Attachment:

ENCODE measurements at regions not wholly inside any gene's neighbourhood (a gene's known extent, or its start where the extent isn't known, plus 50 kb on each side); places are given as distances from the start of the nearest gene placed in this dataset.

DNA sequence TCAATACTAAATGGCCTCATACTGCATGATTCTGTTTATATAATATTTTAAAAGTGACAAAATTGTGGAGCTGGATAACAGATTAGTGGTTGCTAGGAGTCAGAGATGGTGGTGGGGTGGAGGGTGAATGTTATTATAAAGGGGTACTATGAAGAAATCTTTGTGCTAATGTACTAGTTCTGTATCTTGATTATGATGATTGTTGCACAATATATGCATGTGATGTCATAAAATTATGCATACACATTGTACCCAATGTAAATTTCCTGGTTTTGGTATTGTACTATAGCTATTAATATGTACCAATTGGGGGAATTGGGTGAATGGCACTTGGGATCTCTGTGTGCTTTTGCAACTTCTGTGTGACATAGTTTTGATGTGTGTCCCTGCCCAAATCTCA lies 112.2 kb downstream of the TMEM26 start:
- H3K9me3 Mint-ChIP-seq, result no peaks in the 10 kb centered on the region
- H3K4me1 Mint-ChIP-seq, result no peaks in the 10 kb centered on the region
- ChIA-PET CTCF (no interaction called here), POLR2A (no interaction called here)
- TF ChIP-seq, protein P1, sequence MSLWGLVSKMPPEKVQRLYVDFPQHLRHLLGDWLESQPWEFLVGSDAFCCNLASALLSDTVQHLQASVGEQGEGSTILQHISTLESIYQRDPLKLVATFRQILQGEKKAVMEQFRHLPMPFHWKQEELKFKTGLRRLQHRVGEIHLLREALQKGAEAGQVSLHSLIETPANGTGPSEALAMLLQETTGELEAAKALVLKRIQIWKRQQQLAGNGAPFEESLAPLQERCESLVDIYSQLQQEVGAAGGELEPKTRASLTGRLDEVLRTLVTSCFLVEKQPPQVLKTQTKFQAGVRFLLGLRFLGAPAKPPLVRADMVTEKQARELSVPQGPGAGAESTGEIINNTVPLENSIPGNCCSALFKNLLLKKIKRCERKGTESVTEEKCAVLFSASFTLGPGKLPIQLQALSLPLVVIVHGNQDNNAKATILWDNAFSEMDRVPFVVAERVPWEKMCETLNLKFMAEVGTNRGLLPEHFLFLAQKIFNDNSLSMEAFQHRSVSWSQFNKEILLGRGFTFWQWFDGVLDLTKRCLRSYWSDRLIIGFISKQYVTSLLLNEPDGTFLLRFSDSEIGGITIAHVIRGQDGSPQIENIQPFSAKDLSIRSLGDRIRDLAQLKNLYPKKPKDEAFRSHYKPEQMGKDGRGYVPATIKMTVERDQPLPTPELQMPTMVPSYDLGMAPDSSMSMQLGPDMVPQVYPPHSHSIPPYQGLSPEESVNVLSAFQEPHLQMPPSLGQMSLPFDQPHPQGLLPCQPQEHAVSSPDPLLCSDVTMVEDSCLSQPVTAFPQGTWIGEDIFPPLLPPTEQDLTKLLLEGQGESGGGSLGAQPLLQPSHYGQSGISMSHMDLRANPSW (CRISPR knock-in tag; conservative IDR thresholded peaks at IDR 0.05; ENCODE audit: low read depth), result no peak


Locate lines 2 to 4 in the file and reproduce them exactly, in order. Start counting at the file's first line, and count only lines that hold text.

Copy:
DNA sequence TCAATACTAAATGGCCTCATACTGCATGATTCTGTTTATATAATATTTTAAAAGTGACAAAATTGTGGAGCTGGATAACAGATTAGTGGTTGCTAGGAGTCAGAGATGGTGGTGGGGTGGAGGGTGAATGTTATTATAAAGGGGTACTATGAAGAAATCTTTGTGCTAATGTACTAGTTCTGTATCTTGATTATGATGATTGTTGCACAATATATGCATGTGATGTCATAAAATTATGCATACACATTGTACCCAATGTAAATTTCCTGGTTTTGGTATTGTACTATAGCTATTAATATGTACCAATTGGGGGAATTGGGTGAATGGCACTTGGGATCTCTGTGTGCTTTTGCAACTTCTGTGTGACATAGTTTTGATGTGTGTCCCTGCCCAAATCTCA lies 112.2 kb downstream of the TMEM26 start:
- H3K9me3 Mint-ChIP-seq, result no peaks in the 10 kb centered on the region
- H3K4me1 Mint-ChIP-seq, result no peaks in the 10 kb centered on the region